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Source: Apple will fight 'right to repair' legislation
By Thom Holwerda on 2017-02-16 22:59:51

Apple is planning to fight proposed electronics "Right to Repair" legislation being considered by the Nebraska state legislature, according to a source within the legislature who is familiar with the bill's path through the statehouse.

The legislation would require Apple and other electronics manufacturers to sell repair parts to consumers and independent repair shops, and would require manufacturers to make diagnostic and service manuals available to the public.

This is completely normal in the automotive sector, and I see no reason why the tech sector should be any different.

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An up-to-day comparison
By franzrogar on 2017-02-16 23:22:34
Why Govs force automovile sector to release the pieces and related info to properly fix cars? For security reasons.

Same way, we could say, that if Samsung (and Apple & others) would have released pieces and related info to properly fix phone mobiles, then, they might not have catch fire...

So why can't those Companies that make products that are dangerous (directly by catching fire, or indirectly by not protecting properly some electrical pieces), be forced to release proper replacement pieces and proper information about how to fix any problem with them?

Let's say it's time to start doing things right and send to prison those who were bought by such companies to shit in the people's safety.

Edited 2017-02-16 23:24 UTC
Permalink - Score: 3
RE: An up-to-day comparison
By Lennie on 2017-02-17 02:13:37
In theory this is all true just like Thom and you posted about cars.

But in practise this is not really true anymore.

Cars are filled with all kinds of black boxes for which you can only buy replacements. There is no information available provided by the manufactures on how it works.

iPhones have already gotten worse. To improve security the hardware will have cryptography built-in to prevent it from working on an other phone. Just listen to this part of a recent talk at CCC in Germany:


Self driving cars depends on parts which are under export controls. So by law this will be required to have this cryptography to prevent these parts to be used with other cars.

Edited 2017-02-17 02:17 UTC
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Simpler solution
By kwan_e on 2017-02-17 10:11:32
A simpler solution is to tax tech companies for electronic waste.
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RE: Simpler solution
By leech on 2017-02-17 12:33:07
> A simpler solution is to tax tech companies for electronic waste.

Seriously! Forced obsolescence should come with a high price for manufacturers. Even something as basic as easily replaceable batteries can allow someone to keep their phone for longer. Sealed in batteries were the reason for the Note 7 recall, it would have saved them tons if they could have juat sent out new batteries.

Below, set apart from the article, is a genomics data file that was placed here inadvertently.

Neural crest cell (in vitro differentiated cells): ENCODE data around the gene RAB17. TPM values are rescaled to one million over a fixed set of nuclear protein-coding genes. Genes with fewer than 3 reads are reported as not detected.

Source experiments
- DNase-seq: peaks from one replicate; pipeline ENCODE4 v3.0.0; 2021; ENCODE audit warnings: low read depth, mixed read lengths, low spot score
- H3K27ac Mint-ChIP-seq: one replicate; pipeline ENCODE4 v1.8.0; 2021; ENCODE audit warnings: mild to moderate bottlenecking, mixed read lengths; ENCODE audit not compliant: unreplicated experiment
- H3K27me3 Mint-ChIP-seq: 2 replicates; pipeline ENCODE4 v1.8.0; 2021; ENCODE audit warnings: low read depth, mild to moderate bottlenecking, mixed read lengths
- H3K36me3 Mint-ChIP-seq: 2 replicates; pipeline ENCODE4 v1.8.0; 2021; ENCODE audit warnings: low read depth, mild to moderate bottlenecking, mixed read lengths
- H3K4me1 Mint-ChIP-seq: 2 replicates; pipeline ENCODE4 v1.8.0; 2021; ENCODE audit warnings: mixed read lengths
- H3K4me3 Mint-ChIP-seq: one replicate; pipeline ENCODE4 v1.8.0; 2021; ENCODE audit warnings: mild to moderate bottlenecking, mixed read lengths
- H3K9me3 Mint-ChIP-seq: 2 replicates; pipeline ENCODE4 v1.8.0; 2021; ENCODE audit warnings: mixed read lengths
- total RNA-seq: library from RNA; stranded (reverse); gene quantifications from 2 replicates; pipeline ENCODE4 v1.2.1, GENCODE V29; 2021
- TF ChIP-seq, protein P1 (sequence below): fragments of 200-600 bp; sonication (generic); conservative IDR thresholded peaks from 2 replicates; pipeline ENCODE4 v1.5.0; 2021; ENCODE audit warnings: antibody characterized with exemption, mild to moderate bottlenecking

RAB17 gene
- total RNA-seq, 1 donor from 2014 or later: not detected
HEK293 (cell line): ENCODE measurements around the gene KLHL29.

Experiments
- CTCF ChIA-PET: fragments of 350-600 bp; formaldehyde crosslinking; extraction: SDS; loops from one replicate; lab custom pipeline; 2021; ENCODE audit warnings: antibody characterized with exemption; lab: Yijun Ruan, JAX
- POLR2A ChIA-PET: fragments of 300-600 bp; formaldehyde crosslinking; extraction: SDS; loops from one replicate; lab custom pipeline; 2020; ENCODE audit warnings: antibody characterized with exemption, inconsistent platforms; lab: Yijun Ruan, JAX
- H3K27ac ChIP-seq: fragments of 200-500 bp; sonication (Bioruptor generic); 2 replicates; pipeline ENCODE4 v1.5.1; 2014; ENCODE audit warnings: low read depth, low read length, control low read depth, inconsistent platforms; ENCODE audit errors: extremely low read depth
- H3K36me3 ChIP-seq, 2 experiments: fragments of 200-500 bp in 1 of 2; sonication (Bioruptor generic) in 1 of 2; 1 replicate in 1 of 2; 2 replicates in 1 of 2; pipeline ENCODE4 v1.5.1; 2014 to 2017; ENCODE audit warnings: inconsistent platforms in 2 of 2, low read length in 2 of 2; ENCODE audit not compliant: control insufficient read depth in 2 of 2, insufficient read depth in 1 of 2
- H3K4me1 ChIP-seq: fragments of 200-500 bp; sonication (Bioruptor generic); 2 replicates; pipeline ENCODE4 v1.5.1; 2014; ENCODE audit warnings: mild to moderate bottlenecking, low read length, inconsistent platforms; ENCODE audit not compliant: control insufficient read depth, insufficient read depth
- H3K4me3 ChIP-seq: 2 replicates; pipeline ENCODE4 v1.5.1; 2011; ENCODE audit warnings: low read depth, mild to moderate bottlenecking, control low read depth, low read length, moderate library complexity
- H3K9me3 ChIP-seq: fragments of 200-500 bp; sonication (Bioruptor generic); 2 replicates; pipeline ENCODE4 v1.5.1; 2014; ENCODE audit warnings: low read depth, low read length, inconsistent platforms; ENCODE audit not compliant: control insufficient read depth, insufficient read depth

Nokia used to do it right, I have seen parts I could order to make a whole phone, maybe with the exception of the motherboard.
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no longer relevant
By unclefester on 2017-02-17 14:18:42
Modern car 'repairs' mostly consist of using computer diagnostics to tell you which (expensive) part to replace. Your vehicle is potentially a ticking time bomb of potentially crippling costs after about five years or so.
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Because They're Exceptional...
By dionicio on 2017-02-17 15:12:08
Best Breed Of All The Universe.
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Comment by ilovebeer
By ilovebeer on 2017-02-17 15:21:08
Cell phones is one of the few things where parts & service manuals aren't readily available. I have repair & service manuals for nearly everything I own that operates on power or gas.

Repairing cell phones interferes with the idea you should just buy a new one every year or two though and that's what this is really about... Money. Not security, ...money. What's profitable always seems to outweigh what's `right`.
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Aftermarket cars and computers
By samcrumugeon on 2017-02-18 15:23:12
Needless to say, legislation creating an aftermarket parts universe for smart phones, tablets, and Apple laptops/desktops would reduce repair costs for customers. However, as with the automotive aftermarket parts universe, many of those parts could be quite crappy.

On the other hand, many automotive manufacturers have been trying to claim proprietary rights over certain systems - GM has been trying, for instance, to stop people from modding their car's ECU and some recent EPA guidelines have been phrased in ways that could be read as prohibiting changes to a vehicle that increase emissions.
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RE: no longer relevant
By samcrumugeon on 2017-02-18 15:24:20
Spoken like a BMW owner ;)
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I'll exercise my right
By Dasher42 on 2017-02-19 04:15:26
I'll exercise my right to not buy from a company that's pushing for more planned obsolescence and making disposable the entire stream of resources, including rare earths from deprived places in Africa. Buying refurbished unlocked Android phones off of eBay and loading them with custom ROMs is working well for me, thank you.
Permalink - Score: 4

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